Blogs

Something New: Where to eat now

A few weeks ago, the rockin’ and poppin’ newchoir I sing in backed up two of our soloists – triple threat performer Erin Tancock and Hello Canada! Editor-in-chief Alison Eastwood - singing the Nikki Yanofsky/Quincy Jones hit song Something New at our sold-out Koerner Hall concert.

Speaking of new things (how’s that for a smooth segue?), I’ve recently ventured into some new Toronto restaurants, and to my delight, found a few I want to return to.

When going out to eat, it’s all too easy to stake out a few favorite spots, become regulars there, and not try any place new. Especially when it seems like every other hotspot that opens is devoted to meat, offal, meat and meat. Served in tacos.

Comfort Food, Comfort Reading, Comfort Movie

My new novel The Oakdale Dinner Club is very food-centric – it’s about a group of suburbanites who get together once a month to eat good food, drink good wine, and do other wicked things.

One of the talking points for the novel – yes, like any trying-to-be-current author faking her way through a self-promotion campaign, I have talking points – is that I wrote it as an entertainment, a diversion, as “comfort food for the mind.”

So when I read that New York magazine critic Bilge Ebiri had called actor/writer/director Jon Favreau’s new movie Chef “a comfort movie about comfort food,” I had to go see it.

SHAUN SMITH'S SUNDAY SUNDRIES

A WEEKLY ROUNDUP OF INTERNET CURIOSITIES FROM THE BOOK WORLD

Chances

So you want to be a writer, eh? Roll the die at LA Times to see where the writing life might take you.

Wolves

I suppose there are some people out there who think spending a day with George RR Martin and a pack of wolves might be fun. Some might even pay $20K for the experience.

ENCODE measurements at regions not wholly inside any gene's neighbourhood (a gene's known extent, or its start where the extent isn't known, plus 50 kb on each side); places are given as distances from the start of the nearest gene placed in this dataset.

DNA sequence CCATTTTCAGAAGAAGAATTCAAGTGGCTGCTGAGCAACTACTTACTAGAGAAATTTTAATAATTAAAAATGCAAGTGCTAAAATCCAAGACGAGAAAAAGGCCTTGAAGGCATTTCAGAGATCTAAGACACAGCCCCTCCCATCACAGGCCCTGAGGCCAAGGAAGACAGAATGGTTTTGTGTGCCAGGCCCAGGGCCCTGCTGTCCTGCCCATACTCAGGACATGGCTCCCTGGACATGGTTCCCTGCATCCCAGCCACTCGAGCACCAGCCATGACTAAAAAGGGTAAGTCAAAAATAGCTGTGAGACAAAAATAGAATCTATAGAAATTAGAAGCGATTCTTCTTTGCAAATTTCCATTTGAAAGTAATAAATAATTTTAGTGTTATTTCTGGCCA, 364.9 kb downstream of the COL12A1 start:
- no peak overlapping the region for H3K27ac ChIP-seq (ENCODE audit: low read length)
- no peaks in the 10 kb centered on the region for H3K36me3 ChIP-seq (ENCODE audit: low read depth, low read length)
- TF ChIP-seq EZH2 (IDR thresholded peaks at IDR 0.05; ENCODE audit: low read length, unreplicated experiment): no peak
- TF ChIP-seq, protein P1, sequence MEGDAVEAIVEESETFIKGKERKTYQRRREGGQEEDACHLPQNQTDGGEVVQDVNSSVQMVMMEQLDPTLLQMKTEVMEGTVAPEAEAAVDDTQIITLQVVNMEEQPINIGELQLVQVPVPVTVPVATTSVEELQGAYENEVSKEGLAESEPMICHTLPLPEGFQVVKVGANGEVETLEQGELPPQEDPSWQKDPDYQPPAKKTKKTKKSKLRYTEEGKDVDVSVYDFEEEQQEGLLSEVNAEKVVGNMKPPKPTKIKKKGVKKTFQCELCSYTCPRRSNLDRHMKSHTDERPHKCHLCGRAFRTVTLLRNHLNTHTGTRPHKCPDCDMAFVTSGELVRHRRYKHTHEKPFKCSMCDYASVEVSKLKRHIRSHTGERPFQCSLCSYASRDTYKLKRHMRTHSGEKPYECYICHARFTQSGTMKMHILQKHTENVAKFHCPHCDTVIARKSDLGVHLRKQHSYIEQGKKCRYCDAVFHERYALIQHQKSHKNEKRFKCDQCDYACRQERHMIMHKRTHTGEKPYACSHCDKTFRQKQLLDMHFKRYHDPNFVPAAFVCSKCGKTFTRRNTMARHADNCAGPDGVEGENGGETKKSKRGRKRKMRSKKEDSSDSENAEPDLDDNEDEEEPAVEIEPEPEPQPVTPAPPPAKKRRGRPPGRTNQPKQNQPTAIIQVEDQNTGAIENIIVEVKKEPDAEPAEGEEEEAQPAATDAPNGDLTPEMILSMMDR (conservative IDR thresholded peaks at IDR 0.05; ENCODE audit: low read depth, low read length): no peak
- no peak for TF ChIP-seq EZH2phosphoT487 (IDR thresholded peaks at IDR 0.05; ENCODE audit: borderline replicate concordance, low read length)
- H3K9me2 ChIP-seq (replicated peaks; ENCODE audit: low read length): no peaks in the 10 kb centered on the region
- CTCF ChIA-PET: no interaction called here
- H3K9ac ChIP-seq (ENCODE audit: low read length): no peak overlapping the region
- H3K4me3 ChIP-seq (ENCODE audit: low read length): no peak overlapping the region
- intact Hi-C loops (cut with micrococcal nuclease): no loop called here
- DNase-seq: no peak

Words

How is it that some people get so worked up about fonts? I'll never know.

Visions

I'm So Hood: Toronto in Literature

The great and good Toronto Public Library recently introduced a cool new feature on their website.

Toronto in Literature: Book Lists by Neighbourhood gives info – with a convenient map – on published fiction in their collection that takes place in Toronto neighbourhoods. And woo-hoo! My mystery novel The Glenwood Treasure (published some years ago) is included on the list for books set in Rosedale.

A Day in the Life of a Launching Author: Then I Spot the Audience

Yesterday, I celebrated the first day of June and the first official day of my Open Book residency – hi y’all! – by appearing on the slate of a Globe and Mail/Ben McNally Books Authors' Brunch event at the King Edward Hotel.

Independent bookseller Ben McNally of the eponymous bookstore http://www.benmcnallybooks.com/ is a great friend to writers, publishers and readers alike, has a hilarious deadpan manner of speaking and an awesome white ponytail,

So Long, Farewell, Auf Wiedersehen, Goodbye

This marks my last post as Open Book Toronto's writer-in-residence, and I want to thank everyone for their support this past month. Everyone has been extremely kind – both those authors, artists, and publishing staffers who donated much of their time to answering my questions, and those people who read and shared the posts they resulted in throughout May.

As I said way back on May 1 (which seems like almost a month ago), I wanted to fill my WIR blog with a bunch of literary conversations, but ideally to remove myself from those conversations as much as possible.To be honest, I sometimes regretted that decision.